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alleged Nevada racketeering; M& A is an option that can work elsewhere 2012/02/09 11:12  
1- The Nevada racketeering allegations are not occurring in a convent nor Amish commune. Given the US (govt) estimates of at least 50/60 million Americans living in this general type of housing, RICO conspiracies show the big bucks at stake. At online news websites in many parts of the U.S., incredibly bitter comments from current and former owners show there is a need for a more level playing field in dispute resolution but often a big lack of "good faith" for the least expensive solutions. American racketeers do not have to mediate for other than cashflow reasons or with the FBI and legislators finally acting.

2- Whether mediation is a viable option in Ontario : (about a prior comment) I respectfully do not share any view that mediation and arbitration M&A is not an option for most Ontario disputes.

Beside being out of sight and statistical scrutiny, one big problem about M&A is that condo and other disputants usually want it for nothing instead of being able to try to externalize costs of non-LSUC costs totally onto the general Ontario taxpayer (like the Landlord and Tenant Board and its predecessors ). Only by realistically costing non-resolution or civil litigation would its value start to get understood.

M&A changes are among ACMO-CCI "committee" proposals to the Legislature dated May 27 2011 ( )

In a nutshell the Committee's joint ACMO-CCI proposals would end – as a proven prior hurdle to Superior Court hearing application for a s 134 court compliance order- COMPULSORY PROVEN but failed attempts to use the mediation and arbitration M&A for alleged non-Act violations.

M&A is designed to be pragmatic and upfront, in the case of mediation more like cleaning sparkplugs before ordering a new engine.

M & A tends to be a more level playing field. The M&A route was shown how to be proven triggered inexpensively in Peng Li, and the next step arbitration gains some degree of “court order” status, even by “ex parte” application by only one of the disputants.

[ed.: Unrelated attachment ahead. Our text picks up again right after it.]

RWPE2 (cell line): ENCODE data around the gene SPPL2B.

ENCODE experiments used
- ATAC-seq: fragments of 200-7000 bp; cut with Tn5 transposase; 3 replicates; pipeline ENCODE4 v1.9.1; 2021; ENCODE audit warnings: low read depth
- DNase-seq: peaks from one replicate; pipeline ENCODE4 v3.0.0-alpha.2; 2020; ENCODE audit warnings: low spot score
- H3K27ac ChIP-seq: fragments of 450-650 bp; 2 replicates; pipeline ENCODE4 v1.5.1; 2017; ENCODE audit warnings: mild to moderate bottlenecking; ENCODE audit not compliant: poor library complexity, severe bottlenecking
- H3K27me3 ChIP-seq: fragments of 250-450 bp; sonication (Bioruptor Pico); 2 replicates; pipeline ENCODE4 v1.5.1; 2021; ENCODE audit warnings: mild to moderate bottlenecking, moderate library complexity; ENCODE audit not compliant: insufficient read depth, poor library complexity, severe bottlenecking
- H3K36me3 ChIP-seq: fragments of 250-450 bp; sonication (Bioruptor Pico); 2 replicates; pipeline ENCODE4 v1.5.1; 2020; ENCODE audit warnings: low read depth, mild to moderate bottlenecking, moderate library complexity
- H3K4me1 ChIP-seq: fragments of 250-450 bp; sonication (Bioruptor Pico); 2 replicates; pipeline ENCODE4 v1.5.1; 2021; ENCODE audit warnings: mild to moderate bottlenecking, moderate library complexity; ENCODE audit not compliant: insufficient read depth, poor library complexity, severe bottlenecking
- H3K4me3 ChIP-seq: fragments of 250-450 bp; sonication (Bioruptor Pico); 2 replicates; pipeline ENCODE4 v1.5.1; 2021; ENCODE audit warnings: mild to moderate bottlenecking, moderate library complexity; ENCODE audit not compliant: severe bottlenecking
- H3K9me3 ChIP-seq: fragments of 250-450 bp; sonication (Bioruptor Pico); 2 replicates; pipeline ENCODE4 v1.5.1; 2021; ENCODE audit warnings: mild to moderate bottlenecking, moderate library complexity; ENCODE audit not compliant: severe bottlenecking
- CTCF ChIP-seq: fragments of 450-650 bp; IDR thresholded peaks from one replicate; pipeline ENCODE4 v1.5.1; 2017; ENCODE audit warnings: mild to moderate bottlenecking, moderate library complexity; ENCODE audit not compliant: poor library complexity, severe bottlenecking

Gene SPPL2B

Both are a prudent cheapest and quietest attempt by the disputants themselves to stay out of a progressively formal adjudication process that tends to merely sort out degrees of loss for the disputants – winners or losers. The "real costs" include also clogged venue costs and judicial etc salaries getting sucked up MAYBE AVOIDABLY by the general Ontario non-condo taxpayers instead of applied to more worthy disputes than cats and parking.

IN NO WAY does the M&A hurdle prevent direct s134 application for any Act violations including s117 “Dangerous Activities”. In no way does it prevent direct application against s 135 Oppression.

M&A would not help against Nevada gangsters.

Good discussion, but I respectfully do not share any view that mediation and arbitration is not an option for most Ontario disputes. They just ain't free, require some degree of reality check, and may not be realistically valued until far too late.
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apologizing to cats 2012/02/09 11:43  
In case I inadvertently defamed cats in the preceeding, I am truly sorry. Please do not prowl around the backdoor.

No apology however is given to the mixed bag of the Committee's Legislature recommendations, one other of which would unleash the most powerful PART 10 development model yet, incredibly to be cashflow friendlier to address costs faced at certain of Ontario's environmentally sensitive areas. Even the Common Sense premiership recognized this danger in 1998.
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Drown Owners In Billable Hours 2012/02/09 12:12  
Mediation and Arbitration cannot be evaluated as a problem solver.

If there must be an attempt or waiver of those provision before any court document could be filed, much of the disputes would be solved.

We all see the boards make sure to keep it out of ADR.

Billable hours win the day!

How can you arbirate with a board that does not want a reserve fund? Or wants to cut out all the things they don't like from the study?
Richard Forster
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Mickey ()
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Re: Re: Criminals Taking Over the Boards - Multimillion Dollar Fraud (Part 8) 2012/02/10 01:05  
Carving up the money like it was a Thanksgiving turkey

In the fall of 2007 the Vistana board of directors announced it had reached a $19.1 million settlement with Rhodes Homes. Of that—according to a recent accounting by current Vistana board members—about $11 million in legal fees and reimbursement expenses went to two firms: Spilotro & Kulla and Quon Bruce Christensen. That left $8.1 million for repairs.